Raw honey not only tastes great, but it has many medicinal benefits for humans and animals. The topical application is just as useful as ingesting it — and your pets love it too.
Processed honey doesn’t contain pollen, and it also lacks the nutrients found in raw honey. Pasteurization eradicates or severely limits honey’s health properties. The beneficial components of raw honey include:
- Antibacterial, antifungal and antimicrobial effects
- Natural enzymes
- Powerful nutrients
Processed honey may actually contain fungi or bacteria, so don’t substitute it for raw honey when using it as a treatment for you or your pet.
Manuka honey, originating from New Zealand, is the raw honey par excellence for its antibacterial and other health properties. It’s also among the priciest. Bees pollinating the country’s indigenous manuka bushes create this remarkable honey, but there’s a problem of supply and demand. Frankly, demand far outstrips the supply of genuine manuka honey, so there’s honey on the market claiming to be Manuka that contains little or none of the real deal. When purchasing Manuka honey, look for the United Manuka Factor (UMF) Honey Association logo on the jar. A number on the black and yellow UMF logo indicates the honey’s grade.
If your dog is scratching or suffers from frequent ear infections, he may suffer from allergies. You can alleviate allergic symptoms by giving your dog small amounts of raw honey daily. Rodale’s Organic Life recommends giving small dogs a few drops a day and working up to one-quarter of a teaspoon, while starting large dogs at one-quarter of a teaspoon and working up to a teaspoon per day. For best results, use local raw honey, as this honey contains pollen spores that may affect your pet. Slowly introducing the honey to your dog may help build up immunity to the irritant.
While raw honey may alleviate the symptoms, there may still be underlying allergies, so visit the vet to determine the cause. Common canine allergies include reactions to food, fleas and pollen.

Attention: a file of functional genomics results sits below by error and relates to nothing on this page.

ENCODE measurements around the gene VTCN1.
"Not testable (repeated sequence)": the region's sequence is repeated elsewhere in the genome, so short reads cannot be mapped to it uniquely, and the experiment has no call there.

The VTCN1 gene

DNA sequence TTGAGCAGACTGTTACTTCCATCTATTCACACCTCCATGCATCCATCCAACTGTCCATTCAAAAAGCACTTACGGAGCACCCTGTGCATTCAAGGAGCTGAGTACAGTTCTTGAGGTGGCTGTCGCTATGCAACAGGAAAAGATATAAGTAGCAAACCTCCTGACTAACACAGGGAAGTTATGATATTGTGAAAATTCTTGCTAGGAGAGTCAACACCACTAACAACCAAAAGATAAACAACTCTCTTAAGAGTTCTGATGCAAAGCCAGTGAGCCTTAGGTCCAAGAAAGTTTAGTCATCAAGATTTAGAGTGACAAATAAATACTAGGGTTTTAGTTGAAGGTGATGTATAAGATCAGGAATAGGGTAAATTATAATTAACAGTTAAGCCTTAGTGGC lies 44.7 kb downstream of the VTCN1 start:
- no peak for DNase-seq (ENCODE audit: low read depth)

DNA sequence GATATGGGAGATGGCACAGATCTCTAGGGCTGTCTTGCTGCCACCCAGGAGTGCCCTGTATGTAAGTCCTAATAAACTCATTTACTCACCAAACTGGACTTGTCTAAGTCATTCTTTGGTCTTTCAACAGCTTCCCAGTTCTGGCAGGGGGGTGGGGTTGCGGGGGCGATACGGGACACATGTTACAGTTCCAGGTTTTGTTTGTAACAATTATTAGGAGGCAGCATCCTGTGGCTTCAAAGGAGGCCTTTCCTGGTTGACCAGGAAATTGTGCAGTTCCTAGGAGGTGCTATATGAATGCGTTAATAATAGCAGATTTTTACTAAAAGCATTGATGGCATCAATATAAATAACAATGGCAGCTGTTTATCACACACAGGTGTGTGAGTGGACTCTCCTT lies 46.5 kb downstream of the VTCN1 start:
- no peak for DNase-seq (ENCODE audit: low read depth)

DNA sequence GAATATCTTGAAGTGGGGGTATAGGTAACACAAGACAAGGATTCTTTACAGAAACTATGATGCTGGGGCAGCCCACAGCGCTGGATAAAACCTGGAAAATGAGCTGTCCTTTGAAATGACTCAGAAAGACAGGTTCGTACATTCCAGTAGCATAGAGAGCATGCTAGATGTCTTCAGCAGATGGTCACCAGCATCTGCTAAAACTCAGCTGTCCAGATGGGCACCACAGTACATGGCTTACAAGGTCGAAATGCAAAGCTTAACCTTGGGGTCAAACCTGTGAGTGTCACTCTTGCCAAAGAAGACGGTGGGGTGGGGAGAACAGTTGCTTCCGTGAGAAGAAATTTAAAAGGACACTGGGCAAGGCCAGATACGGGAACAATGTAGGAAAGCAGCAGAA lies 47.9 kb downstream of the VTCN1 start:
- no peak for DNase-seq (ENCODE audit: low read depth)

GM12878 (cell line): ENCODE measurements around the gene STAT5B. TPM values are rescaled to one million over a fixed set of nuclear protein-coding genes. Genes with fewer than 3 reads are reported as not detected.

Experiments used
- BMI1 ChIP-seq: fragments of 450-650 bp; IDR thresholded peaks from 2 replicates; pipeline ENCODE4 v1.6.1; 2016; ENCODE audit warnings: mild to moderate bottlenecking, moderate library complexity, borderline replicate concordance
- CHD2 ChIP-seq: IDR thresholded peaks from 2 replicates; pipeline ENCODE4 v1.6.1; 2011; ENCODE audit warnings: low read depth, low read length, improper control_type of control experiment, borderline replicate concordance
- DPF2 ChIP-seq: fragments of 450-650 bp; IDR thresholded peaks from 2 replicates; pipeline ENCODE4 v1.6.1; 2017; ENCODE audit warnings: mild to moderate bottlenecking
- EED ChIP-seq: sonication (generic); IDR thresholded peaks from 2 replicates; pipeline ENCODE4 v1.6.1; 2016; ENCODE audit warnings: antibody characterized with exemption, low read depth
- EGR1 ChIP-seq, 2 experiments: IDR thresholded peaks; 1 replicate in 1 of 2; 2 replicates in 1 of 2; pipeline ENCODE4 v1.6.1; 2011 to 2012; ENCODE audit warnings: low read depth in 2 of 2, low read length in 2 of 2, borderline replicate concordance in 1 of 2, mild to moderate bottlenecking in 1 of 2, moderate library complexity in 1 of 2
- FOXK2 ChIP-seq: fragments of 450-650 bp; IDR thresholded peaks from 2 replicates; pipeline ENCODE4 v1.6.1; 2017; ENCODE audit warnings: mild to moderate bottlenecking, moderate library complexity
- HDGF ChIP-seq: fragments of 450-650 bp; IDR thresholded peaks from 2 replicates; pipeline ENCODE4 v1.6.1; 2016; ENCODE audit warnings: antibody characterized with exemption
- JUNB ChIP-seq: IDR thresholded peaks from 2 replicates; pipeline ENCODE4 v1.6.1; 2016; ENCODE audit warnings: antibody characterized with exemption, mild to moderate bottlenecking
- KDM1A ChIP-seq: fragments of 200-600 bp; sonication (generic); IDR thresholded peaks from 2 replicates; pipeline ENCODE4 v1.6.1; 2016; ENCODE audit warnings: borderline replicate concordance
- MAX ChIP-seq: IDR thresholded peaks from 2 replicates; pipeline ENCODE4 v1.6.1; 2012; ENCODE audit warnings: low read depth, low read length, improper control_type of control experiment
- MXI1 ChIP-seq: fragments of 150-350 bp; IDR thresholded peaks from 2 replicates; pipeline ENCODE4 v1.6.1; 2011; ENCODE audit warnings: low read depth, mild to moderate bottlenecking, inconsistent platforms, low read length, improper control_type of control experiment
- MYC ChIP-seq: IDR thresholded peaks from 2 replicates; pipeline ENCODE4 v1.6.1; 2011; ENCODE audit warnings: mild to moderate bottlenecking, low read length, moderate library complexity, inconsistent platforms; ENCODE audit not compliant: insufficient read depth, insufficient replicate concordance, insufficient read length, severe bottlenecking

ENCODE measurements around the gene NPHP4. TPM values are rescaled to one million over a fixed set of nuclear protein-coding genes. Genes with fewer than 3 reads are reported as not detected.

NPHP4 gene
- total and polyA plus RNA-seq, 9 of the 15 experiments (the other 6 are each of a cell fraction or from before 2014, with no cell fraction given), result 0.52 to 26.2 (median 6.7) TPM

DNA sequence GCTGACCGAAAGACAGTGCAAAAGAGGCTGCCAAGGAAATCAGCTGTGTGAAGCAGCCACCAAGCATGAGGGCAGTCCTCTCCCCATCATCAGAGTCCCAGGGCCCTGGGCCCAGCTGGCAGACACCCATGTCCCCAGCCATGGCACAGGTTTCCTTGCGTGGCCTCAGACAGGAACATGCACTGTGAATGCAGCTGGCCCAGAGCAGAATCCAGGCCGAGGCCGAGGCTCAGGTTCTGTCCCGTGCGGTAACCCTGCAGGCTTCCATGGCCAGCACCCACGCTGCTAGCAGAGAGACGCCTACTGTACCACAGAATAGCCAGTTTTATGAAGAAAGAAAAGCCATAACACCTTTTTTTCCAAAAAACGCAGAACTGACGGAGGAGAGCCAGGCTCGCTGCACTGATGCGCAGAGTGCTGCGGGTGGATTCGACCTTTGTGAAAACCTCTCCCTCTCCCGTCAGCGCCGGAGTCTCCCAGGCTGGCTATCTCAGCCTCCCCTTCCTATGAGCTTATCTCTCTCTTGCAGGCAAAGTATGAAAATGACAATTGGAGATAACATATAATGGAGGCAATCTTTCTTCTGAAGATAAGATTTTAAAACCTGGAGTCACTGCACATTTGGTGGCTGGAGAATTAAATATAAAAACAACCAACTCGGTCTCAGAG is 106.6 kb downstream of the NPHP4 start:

Raw honey can aid pets dealing with intestinal issues, especially diarrhea. If your pet ate something that was disagreeable, a small amount of honey helps settle the stomach. If your pet lacks interest in food, a little honey and water helps the digestive tract heal. Of course, a dog or cat experiencing severe vomiting or diarrhea requires veterinary attention.
Topical use of honey is messy, but it’s excellent for healing. If your pet has a wound or sore, dab some raw honey on it. Raw honey contains the enzyme glucose oxidase. This enzyme produces antibacterial hydrogen peroxide. Honey keeps the wound moist and reduces or eliminates swelling, odor and pus from infections. Wounds treated with honey not only heal more efficiently, but also result in less scar tissue.
Of course, you can’t allow your pet to lick the honey off the wound. Your pet may have to deal with an Elizabethan collar — the “cone of shame” — if it can reach the wound with its tongue.
You can also purchase medical grade honey created specifically for wound care at health stores and many general pharmacies, as well as online.
Honey for horses
Horse owners should always keep raw honey in their equine medicine chests. Horses are prone to finding new and creative ways to injure themselves, and raw honey can heal wounds when nothing else works.
In The Horse Magazine, veterinarian Dr. Ian Nielsen states that he has treated severe leg wounds successfully with honey. These wounds include degloving, where large amounts of skin are torn off the leg. In his field trials — which did not include controls — Nielsen found that healing time was cut in half, with much less pus and odor compared to conventional therapies. He also found less scarring than expected with such serious injuries. Equine leg wounds treated with honey require bandaging, and the horse should be confined while healing, according to Nielsen.
Part of his clinical trial involved two thoroughbred yearlings who badly damaged their legs in a horrific hailstorm. The owner wanted to euthanize them, but Nielsen persuaded the owner to let him try the honey regimen. Not only did the yearlings recover, but both went on to have successful racing careers.
Jane Meggitt graduated from New York University and worked as a staff writer for a major New Jersey newspaper chain. Her work on pets, equines and health have appeared in dozens of publications, including The Daily Puppy, The Nest Pets, Horse News, Hoof Beats and Horseback magazines.